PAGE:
Budget & Tax
Ray Carter | January 25, 2021
Federal COVID funding in Oklahoma far exceeding actual need
When the COVID-19 pandemic first began sweeping the country, Congress responded by approving in March 2020 a huge package of bailout funding for state governments via the federal Coronavirus Aid, Relief, and Economic Security (CARES) Act.
But roughly 10 months later, millions of dollars remain unspent in Oklahoma because the anticipated need never materialized, including at the state’s health care and education entities.
The CARES Act included an increase in the Federal Medical Assistance Percentages (FMAP) used to calculate federal matching funds for state Medicaid programs, which funneled millions more in federal funding to states to pay for COVID-19 related health needs.
But Oklahoma Health Care Authority CEO Kevin Corbett informed lawmakers that those expenses have not appeared in the volume anticipated.
“I will tell you today that those needs have not necessarily presented themselves in the manner in which the COVID response or the COVID FMAP was intended,” Corbett said. “In other words, we haven’t seen the level of utilization equal to the amount of support that we have received, so that has obviously increased our level of cash reserves.”
Millions of health care and education dollars remain unspent in Oklahoma.
In a normal year, the agency maintains about $80 million in cash reserves. Currently, the Oklahoma Health Care Authority has $217 million in cash reserves, primarily as the result of unspent federal COVID-19 bailout funds.
Corbett told members of the Senate Appropriations Subcommittee on Health and Human Services that increased demand for those funds could still appear due to COVID-19, but “we haven’t seen the utilization at this point.”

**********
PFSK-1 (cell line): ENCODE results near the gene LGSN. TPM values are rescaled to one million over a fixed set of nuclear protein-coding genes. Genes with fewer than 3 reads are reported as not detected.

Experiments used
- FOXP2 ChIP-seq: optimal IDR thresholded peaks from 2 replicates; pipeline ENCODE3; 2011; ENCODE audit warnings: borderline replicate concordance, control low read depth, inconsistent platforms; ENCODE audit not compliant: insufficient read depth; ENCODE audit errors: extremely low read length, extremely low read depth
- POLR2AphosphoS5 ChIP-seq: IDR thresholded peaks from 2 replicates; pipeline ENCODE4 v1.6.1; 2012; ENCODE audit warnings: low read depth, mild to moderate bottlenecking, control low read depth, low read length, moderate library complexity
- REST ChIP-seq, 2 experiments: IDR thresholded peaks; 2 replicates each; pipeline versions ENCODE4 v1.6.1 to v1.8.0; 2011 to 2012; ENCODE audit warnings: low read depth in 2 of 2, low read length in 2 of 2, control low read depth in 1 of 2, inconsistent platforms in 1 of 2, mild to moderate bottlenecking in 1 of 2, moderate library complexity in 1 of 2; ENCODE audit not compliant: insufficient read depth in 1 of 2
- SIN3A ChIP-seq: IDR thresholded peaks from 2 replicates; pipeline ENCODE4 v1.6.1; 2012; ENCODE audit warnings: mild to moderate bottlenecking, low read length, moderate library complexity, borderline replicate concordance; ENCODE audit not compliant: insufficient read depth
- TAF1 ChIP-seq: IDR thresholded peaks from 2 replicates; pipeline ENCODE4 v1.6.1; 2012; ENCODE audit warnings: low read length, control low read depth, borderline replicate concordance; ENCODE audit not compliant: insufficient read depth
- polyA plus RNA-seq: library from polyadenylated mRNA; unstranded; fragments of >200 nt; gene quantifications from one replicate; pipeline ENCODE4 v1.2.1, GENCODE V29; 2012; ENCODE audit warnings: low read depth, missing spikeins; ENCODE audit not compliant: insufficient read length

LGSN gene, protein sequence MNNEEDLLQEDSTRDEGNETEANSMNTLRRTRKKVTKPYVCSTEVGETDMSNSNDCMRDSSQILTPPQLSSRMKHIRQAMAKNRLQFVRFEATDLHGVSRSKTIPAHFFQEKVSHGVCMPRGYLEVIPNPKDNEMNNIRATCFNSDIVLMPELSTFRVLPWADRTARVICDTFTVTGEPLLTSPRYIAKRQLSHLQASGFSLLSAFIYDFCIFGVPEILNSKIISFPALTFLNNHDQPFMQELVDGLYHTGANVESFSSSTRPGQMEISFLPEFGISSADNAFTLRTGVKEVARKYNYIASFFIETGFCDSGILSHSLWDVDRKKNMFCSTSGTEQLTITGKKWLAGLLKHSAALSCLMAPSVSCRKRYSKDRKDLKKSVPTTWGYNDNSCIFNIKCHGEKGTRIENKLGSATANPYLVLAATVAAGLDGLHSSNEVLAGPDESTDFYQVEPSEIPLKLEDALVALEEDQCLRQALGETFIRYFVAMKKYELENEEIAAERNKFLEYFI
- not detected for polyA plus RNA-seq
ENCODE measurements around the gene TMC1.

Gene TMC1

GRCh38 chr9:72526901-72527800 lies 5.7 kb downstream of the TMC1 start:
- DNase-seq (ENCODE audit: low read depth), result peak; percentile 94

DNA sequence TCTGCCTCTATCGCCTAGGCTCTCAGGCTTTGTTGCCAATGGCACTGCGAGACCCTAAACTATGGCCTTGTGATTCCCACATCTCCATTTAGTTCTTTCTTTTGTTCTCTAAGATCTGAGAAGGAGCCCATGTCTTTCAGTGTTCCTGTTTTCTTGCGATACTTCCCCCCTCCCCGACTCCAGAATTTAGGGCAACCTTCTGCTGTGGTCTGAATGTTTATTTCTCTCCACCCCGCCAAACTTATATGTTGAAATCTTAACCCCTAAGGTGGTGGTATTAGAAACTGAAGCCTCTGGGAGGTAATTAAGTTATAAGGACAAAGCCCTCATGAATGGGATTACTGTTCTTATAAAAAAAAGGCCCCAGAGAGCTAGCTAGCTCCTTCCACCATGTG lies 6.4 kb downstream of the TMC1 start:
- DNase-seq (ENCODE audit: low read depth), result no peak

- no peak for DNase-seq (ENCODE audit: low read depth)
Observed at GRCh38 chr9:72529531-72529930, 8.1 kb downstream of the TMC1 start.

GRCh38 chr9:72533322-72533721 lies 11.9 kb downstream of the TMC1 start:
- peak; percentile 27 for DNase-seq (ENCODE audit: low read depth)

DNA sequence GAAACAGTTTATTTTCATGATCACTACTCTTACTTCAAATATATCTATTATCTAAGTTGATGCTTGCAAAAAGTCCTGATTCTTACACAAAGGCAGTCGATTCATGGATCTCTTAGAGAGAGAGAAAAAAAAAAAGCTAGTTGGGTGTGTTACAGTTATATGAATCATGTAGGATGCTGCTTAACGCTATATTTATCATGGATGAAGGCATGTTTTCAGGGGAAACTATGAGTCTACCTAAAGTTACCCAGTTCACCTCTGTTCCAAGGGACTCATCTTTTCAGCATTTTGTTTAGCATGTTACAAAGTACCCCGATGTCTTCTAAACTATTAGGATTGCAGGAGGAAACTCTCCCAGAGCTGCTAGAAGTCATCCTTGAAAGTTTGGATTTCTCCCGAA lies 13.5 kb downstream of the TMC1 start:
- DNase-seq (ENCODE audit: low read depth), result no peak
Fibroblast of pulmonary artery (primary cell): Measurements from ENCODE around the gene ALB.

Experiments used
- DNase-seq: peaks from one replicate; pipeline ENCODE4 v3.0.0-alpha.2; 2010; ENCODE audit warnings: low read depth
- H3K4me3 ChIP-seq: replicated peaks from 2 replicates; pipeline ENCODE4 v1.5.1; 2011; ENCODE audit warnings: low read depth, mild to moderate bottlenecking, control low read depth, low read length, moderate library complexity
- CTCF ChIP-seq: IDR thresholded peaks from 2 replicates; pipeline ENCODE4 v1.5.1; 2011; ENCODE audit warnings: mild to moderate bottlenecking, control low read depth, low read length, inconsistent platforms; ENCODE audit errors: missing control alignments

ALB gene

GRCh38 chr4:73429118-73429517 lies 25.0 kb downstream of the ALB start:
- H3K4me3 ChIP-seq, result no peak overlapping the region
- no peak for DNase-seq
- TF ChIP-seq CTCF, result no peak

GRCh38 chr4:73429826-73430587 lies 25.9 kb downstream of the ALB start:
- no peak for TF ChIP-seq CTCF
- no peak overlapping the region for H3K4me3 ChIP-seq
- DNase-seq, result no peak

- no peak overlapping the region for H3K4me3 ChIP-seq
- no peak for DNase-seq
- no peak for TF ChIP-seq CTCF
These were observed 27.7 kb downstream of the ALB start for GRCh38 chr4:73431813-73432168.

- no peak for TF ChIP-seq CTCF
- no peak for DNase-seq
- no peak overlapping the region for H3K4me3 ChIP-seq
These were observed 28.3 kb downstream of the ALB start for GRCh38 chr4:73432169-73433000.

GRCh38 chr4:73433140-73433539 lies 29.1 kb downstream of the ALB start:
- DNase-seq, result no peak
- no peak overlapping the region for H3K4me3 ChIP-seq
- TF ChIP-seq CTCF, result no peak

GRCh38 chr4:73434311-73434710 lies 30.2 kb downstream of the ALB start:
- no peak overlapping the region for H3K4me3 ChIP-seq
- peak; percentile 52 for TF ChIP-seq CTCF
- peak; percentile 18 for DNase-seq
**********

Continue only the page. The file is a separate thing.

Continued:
The Oklahoma Health Care Authority is the second major agency to publicly acknowledge a surplus of unused federal COVID-19 funding.
Earlier this month, officials from the Oklahoma State Department of Education reported that just $46 million of $144 million in CARES Act funding directed to K-12 schools had been expended by the middle of the ongoing school year.
Even as those millions remain unspent, a far larger infusion of federal “emergency” funding is headed to schools as the result of the December passage of additional bailout funding. An analysis by the Southern Regional Education Board estimated that Oklahoma will receive another $660.7 million in new federal funding for state school districts, although the Oklahoma State Department of Education could retain 10 percent of that amount.
Director, Center for Independent Journalism
Ray Carter is the director of OCPA’s Center for Independent Journalism. He has two decades of experience in journalism and communications. He previously served as senior Capitol reporter for The Journal Record, media director for the Oklahoma House of Representatives, and chief editorial writer at The Oklahoman. As a reporter for The Journal Record, Carter received 12 Carl Rogan Awards in four years—including awards for investigative reporting, general news reporting, feature writing, spot news reporting, business reporting, and sports reporting. While at The Oklahoman, he was the recipient of several awards, including first place in the editorial writing category of the Associated Press/Oklahoma News Executives Carl Rogan Memorial News Excellence Competition for an editorial on the history of racism in the Oklahoma legislature.